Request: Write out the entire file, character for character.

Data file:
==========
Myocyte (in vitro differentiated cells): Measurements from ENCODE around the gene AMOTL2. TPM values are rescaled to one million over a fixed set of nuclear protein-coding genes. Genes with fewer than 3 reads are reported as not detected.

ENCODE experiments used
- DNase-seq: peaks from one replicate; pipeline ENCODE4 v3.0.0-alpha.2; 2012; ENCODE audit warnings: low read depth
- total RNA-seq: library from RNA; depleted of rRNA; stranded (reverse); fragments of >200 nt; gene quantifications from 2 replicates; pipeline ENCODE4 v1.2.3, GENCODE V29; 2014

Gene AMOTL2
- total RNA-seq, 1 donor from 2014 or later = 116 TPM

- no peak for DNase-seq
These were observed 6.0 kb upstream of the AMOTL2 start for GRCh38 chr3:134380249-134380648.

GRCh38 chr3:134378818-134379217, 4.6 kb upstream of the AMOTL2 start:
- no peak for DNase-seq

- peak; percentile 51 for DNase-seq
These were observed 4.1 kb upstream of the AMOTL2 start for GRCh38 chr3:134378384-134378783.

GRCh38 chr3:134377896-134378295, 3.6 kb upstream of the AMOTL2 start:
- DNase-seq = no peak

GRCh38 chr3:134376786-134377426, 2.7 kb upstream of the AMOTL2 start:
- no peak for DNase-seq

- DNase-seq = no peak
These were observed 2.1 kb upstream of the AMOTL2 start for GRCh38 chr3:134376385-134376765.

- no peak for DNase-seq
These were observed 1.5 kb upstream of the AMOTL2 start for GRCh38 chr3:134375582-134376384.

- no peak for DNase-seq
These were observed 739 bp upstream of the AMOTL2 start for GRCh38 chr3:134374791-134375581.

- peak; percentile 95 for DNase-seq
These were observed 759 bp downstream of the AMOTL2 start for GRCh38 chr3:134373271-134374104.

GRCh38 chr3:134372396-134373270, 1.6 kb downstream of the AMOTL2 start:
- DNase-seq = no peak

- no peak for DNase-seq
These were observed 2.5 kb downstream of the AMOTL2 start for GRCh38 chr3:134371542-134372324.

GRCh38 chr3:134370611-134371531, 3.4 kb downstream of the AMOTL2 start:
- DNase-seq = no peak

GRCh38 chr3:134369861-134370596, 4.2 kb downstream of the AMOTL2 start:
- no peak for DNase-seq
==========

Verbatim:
Myocyte (in vitro differentiated cells): Measurements from ENCODE around the gene AMOTL2. TPM values are rescaled to one million over a fixed set of nuclear protein-coding genes. Genes with fewer than 3 reads are reported as not detected.

ENCODE experiments used
- DNase-seq: peaks from one replicate; pipeline ENCODE4 v3.0.0-alpha.2; 2012; ENCODE audit warnings: low read depth
- total RNA-seq: library from RNA; depleted of rRNA; stranded (reverse); fragments of >200 nt; gene quantifications from 2 replicates; pipeline ENCODE4 v1.2.3, GENCODE V29; 2014

Gene AMOTL2
- total RNA-seq, 1 donor from 2014 or later = 116 TPM

- no peak for DNase-seq
These were observed 6.0 kb upstream of the AMOTL2 start for GRCh38 chr3:134380249-134380648.

GRCh38 chr3:134378818-134379217, 4.6 kb upstream of the AMOTL2 start:
- no peak for DNase-seq

- peak; percentile 51 for DNase-seq
These were observed 4.1 kb upstream of the AMOTL2 start for GRCh38 chr3:134378384-134378783.

GRCh38 chr3:134377896-134378295, 3.6 kb upstream of the AMOTL2 start:
- DNase-seq = no peak

GRCh38 chr3:134376786-134377426, 2.7 kb upstream of the AMOTL2 start:
- no peak for DNase-seq

- DNase-seq = no peak
These were observed 2.1 kb upstream of the AMOTL2 start for GRCh38 chr3:134376385-134376765.

- no peak for DNase-seq
These were observed 1.5 kb upstream of the AMOTL2 start for GRCh38 chr3:134375582-134376384.

- no peak for DNase-seq
These were observed 739 bp upstream of the AMOTL2 start for GRCh38 chr3:134374791-134375581.

- peak; percentile 95 for DNase-seq
These were observed 759 bp downstream of the AMOTL2 start for GRCh38 chr3:134373271-134374104.

GRCh38 chr3:134372396-134373270, 1.6 kb downstream of the AMOTL2 start:
- DNase-seq = no peak

- no peak for DNase-seq
These were observed 2.5 kb downstream of the AMOTL2 start for GRCh38 chr3:134371542-134372324.

GRCh38 chr3:134370611-134371531, 3.4 kb downstream of the AMOTL2 start:
- DNase-seq = no peak

GRCh38 chr3:134369861-134370596, 4.2 kb downstream of the AMOTL2 start:
- no peak for DNase-seq